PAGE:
Beyond Custodial Care: Mediating Choice and Participation for Adults With Intellectual Disabilities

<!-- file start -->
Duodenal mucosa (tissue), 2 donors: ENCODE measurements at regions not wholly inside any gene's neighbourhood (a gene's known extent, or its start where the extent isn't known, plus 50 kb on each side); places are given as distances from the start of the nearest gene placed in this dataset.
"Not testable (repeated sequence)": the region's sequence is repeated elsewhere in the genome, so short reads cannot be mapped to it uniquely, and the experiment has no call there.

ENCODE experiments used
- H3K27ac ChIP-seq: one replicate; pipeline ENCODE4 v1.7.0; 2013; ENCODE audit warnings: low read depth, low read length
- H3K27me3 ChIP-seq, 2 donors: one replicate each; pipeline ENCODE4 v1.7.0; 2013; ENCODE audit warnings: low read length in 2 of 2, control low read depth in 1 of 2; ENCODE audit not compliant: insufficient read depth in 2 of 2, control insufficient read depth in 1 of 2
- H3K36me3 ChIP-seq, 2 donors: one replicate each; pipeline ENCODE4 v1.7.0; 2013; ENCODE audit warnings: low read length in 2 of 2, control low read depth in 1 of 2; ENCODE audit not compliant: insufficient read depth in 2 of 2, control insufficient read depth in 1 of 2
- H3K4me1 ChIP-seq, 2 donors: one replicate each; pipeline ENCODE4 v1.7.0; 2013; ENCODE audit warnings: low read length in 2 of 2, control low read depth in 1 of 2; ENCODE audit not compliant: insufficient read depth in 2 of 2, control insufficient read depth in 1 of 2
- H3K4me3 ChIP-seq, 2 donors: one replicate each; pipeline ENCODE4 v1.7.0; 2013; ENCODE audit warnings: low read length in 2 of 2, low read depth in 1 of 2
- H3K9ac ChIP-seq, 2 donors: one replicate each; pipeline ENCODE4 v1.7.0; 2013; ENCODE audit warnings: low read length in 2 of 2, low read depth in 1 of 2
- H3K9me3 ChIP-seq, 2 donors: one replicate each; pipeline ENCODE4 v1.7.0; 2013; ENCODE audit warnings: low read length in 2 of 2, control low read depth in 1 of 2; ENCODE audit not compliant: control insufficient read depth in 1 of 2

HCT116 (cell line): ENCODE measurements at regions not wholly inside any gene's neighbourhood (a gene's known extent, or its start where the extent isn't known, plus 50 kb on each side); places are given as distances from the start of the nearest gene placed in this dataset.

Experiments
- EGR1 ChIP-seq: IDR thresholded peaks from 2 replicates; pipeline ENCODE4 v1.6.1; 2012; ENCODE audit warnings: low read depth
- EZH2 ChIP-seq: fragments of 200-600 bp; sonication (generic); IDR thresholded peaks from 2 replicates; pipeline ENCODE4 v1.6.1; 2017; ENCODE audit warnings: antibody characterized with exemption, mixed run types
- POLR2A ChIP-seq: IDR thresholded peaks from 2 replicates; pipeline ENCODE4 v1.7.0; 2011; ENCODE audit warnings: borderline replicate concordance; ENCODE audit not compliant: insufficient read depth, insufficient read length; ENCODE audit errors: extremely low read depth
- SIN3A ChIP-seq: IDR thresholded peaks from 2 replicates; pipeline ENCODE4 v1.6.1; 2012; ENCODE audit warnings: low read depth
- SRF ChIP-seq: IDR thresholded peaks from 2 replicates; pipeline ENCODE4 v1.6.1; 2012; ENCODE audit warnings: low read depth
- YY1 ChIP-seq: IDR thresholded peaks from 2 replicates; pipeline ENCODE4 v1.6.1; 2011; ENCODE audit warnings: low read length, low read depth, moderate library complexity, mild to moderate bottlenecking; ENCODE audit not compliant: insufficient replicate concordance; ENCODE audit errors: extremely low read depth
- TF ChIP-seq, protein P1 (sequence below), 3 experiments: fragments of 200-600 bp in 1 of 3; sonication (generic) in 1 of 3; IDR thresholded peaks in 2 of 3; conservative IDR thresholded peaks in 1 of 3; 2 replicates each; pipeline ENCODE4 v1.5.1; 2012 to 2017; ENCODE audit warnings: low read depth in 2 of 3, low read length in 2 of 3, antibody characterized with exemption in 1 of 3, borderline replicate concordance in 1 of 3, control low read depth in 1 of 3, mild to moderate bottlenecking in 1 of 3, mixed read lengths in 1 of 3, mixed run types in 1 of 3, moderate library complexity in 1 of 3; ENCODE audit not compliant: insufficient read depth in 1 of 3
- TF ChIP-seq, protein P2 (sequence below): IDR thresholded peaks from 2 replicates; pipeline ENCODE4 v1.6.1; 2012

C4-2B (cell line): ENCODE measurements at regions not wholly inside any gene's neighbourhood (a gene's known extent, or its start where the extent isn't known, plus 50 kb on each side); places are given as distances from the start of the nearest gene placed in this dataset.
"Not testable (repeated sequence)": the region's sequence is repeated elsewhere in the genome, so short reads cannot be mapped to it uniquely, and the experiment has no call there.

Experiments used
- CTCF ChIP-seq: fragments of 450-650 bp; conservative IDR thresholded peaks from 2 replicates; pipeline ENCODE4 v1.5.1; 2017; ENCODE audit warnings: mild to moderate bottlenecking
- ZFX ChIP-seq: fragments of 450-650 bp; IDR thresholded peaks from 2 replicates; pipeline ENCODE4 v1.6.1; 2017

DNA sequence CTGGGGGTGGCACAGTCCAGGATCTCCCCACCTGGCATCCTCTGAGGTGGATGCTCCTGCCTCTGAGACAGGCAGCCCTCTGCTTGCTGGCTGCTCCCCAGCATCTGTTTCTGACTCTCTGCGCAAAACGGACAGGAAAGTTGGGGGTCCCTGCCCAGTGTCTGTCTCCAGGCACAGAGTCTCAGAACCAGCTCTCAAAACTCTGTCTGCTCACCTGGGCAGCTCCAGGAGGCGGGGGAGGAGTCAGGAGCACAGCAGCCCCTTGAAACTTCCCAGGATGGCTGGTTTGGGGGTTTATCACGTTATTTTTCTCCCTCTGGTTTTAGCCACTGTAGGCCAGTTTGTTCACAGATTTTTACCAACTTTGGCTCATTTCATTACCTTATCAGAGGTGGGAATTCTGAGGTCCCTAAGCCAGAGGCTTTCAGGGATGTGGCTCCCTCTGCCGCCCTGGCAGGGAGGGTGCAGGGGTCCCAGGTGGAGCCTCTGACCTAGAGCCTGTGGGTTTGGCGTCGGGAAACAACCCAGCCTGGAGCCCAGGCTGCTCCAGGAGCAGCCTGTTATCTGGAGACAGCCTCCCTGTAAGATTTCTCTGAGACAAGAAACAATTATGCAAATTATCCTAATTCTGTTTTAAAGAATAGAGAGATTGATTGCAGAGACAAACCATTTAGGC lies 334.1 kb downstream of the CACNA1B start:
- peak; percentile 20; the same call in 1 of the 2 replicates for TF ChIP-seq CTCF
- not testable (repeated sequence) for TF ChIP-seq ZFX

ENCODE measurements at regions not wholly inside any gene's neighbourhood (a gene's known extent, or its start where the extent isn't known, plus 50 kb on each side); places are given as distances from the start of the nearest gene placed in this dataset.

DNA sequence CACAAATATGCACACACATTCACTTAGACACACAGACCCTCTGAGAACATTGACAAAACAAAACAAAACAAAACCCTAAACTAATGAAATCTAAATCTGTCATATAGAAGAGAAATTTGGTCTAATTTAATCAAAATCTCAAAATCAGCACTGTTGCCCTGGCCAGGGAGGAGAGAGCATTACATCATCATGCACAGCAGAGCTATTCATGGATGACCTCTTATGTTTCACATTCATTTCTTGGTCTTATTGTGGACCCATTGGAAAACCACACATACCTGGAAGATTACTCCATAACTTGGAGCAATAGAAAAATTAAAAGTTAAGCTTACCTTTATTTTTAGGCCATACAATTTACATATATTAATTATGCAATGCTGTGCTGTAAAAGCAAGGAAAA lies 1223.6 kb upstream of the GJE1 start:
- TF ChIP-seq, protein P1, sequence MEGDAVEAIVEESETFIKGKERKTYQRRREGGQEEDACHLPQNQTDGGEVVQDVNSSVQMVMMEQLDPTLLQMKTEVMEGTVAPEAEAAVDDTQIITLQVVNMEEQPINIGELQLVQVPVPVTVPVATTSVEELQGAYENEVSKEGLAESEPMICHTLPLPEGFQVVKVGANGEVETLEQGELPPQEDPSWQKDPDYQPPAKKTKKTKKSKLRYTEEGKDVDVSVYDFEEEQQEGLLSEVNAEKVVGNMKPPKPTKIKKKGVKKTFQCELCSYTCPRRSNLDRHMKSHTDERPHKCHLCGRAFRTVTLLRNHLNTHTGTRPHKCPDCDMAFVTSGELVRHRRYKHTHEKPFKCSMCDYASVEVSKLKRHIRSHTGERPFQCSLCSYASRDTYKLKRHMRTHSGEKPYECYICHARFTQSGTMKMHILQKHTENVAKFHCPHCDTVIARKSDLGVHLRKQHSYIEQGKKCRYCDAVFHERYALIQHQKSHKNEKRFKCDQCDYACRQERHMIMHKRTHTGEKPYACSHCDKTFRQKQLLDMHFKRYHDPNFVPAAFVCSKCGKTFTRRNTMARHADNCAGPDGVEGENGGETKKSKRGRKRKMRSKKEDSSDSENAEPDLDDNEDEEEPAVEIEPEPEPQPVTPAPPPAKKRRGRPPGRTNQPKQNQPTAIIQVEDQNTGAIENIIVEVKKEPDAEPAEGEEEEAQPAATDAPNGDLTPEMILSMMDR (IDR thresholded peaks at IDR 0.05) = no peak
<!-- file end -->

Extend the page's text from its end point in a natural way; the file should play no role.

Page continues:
Occupational scientists posit that choosing and participating in occupation contributes to overall health and well-being. Yet institutionalized adults with intellectual disabilities (ID), a disability community with a long history of enduring grave injustices, continue to face barriers to self-determined participation. This paper draws on data from an institutional ethnographic study aimed to make visible the inter-relational ways national, state, and local policies mediate the possibilities to choose and participate in occupations for adults with ID. To explore the impact of state-mandated policies, data were collected in an intermediate care facility. Participants included seven adults diagnosed with profound ID and eight staff members. Participant observation, ethnographic interviews, and organizational texts (e.g., national and state mandates, and policies and procedures) were the main sources of data. Conceptual mapping was employed as an analytic process to connect participants' narratives back to the policies that coordinated their work in the facility. Analyses revealed that the policies guiding the provision of habilitative programming created a systematic regulation of participation in occupations of residents' and staff's choosing. More specifically, analyses demonstrated how policies placed greater value on routinization and efficiency over self-determined participation. These findings highlight the lack of opportunities for residents and staff to incorporate occupations of their choosing into the fabric of daily living in an institutional setting. Additionally, they call attention to the ways institutional routinization is a perpetuation of the historical notions of what adults with ID should do.